Self-Disclosure That Glorifies Christ
Self-Disclosure That Glorifies Christ
Transparent preaching aims to reveal the light, not the window
Observing college students and their reactions to various preachers has been an education for me. Students want to know if the preacher is a fellow struggler or someone who lives on a different planet.
They can quickly sense a "Bible bureaucrat" or someone speaking from a pedestal of perceived perfection, and their hearts shut down. But let them see the reality of a preacher's pilgrimage, and they willingly follow.
But self-disclosure is tricky. Some kinds of confessional preaching erode respect. If in any way self-disclosure lessens our congregation's confidence and respect, we should work on those issues privately. Indiscriminate revelation may diminish our greatest ministry, that of cutting a godly wake by the example of our lives.
Paul's counsel to Timothy helps chart the course for keeping our transparency constructive. In 1 Timothy 4:12, he urges Timothy to live a life that is an example. Paul is quick to indicate that he is not asking Timothy to live a perfect life, but rather that he is to work hard so that his "progress" may be evident to all.
An example, or an excuse?
Preachers quick to admit their own faults publicly may, if they are not careful, give the impression that they are stuck in sinful habits and patterns. Wanting not to appear perfect is important—but not if it costs the demonstration of progress in our walk with Christ.
One danger of transparency is that we cease to be examples to the flock and become instead their excuse. Every pastor eventually becomes one or the other.
Repeated exposure to a preacher's failings may end up only excusing the faults of the flock. Hearing them say "My pastor has this problem as well" without a stimulus from the pastor to remediate the problem is a bad consequence of transparency.
To be an example in progress demands that we use self-disclosure in discerning ways. Don't talk about the same category of failure year after year. If traffic violations are your besetting sin, the telling of traffic stories throughout your pastorate only tells people that there are areas in which they do not need to grow, since the pastor is obviously satisfied with ongoing failure as well.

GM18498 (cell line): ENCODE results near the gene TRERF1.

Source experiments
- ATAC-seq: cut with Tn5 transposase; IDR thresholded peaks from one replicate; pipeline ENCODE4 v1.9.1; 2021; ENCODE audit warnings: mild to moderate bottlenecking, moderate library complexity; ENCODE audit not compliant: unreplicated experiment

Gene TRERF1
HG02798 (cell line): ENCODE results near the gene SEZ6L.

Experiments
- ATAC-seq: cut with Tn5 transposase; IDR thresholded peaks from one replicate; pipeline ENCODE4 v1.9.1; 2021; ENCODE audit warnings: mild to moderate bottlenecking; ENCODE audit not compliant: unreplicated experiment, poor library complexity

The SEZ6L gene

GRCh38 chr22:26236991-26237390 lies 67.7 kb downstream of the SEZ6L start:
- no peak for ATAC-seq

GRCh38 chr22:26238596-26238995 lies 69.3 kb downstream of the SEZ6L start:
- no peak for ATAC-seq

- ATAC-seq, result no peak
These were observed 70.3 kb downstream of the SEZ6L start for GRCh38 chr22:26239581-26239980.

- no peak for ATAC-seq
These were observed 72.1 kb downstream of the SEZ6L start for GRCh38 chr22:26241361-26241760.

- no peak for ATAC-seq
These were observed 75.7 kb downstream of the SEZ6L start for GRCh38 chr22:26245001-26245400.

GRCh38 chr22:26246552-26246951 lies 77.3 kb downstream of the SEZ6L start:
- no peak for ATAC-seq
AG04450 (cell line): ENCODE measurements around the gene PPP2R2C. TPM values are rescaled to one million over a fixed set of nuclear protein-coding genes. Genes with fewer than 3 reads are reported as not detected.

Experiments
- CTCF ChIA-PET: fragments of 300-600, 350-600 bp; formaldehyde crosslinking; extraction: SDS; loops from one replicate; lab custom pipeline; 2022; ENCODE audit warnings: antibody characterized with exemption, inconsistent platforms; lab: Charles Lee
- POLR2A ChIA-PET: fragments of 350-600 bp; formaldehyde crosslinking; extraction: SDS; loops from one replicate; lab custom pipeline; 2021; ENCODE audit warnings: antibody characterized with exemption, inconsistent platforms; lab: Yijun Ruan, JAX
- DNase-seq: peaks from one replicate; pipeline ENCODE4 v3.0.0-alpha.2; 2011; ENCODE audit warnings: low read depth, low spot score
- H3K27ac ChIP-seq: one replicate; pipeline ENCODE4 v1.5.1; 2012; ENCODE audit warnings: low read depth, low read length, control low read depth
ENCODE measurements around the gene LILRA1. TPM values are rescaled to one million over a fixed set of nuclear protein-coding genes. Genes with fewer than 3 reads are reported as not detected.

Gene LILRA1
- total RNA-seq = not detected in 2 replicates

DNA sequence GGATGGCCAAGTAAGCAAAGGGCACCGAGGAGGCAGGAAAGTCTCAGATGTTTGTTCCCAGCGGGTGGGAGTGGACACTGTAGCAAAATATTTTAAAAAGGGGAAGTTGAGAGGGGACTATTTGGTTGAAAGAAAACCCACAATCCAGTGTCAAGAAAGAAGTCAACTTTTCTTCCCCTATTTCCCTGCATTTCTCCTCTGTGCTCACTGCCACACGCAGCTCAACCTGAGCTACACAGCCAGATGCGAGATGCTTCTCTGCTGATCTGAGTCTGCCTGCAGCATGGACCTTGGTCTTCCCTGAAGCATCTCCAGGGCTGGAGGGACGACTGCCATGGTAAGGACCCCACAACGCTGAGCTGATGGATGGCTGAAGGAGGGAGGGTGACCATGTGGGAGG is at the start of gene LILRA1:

When admitting faults, don't trivialize them. Couch them in a context of appropriate shame. Sometimes in the euphoria of connecting with the audience as a real person, or in the spinning of a story about ourselves that has some humorous elements, it is easy to give the impression that failure is "no big deal."
Preaching to challenge people to growth and Christlikeness is not enhanced by the impression that we all have problems and after all, "nobody's perfect"—not even the preacher.
Couching the disclosure with disclaimers like "I'm not proud of this," or "This is an area of my life that I am targeting for growth," helps the listener maintain a healthy dose of discomfort with the problem.
Let people see a solution to the struggle. For every struggle there is a biblical pattern of remediation. Weaving that into the story or making it the point of the message places hope in the hearer's heart. They see a definitive way in which they can grow with you.
One way to do this is to balance failure stories with an equal dose of your spiritual successes. We all need people in front of us who are winning victories within earshot of our own lives. If you are uncomfortable with appearing to boast, then keep your reliance on God evident. Add statements like, "I am thankful for the grace God gave me when I. …"
Telling about when you went out of your way to be kind; when you said no to temptation; when you captured an opportunity to witness in the face of your fears; or when you responded positively to your spouse or children dramatizes the truth that victory is within reach for everyone. If you share the joy of winning for Jesus, others will want to claim similar joys in their own lives.
Remember that preaching is not about you. It is about Him; His authority in our lives; His worthiness to be worshiped and obeyed; the example of His life to be duplicated in our own; the glory of His presence in our lives and the life transforming power of His Word and indwelling Spirit.
Transparency gone amuck renders the sermon more about us than about Him. If listeners leave remembering us and our struggles (or our personal victories!) more than Christ's transforming power, then we have done preaching and our hearers a disservice.
I'll never forget hearing a church member tell his pastor, a gifted communicator, "Bill, ten minutes into the sermon you disappeared, and I heard from God!"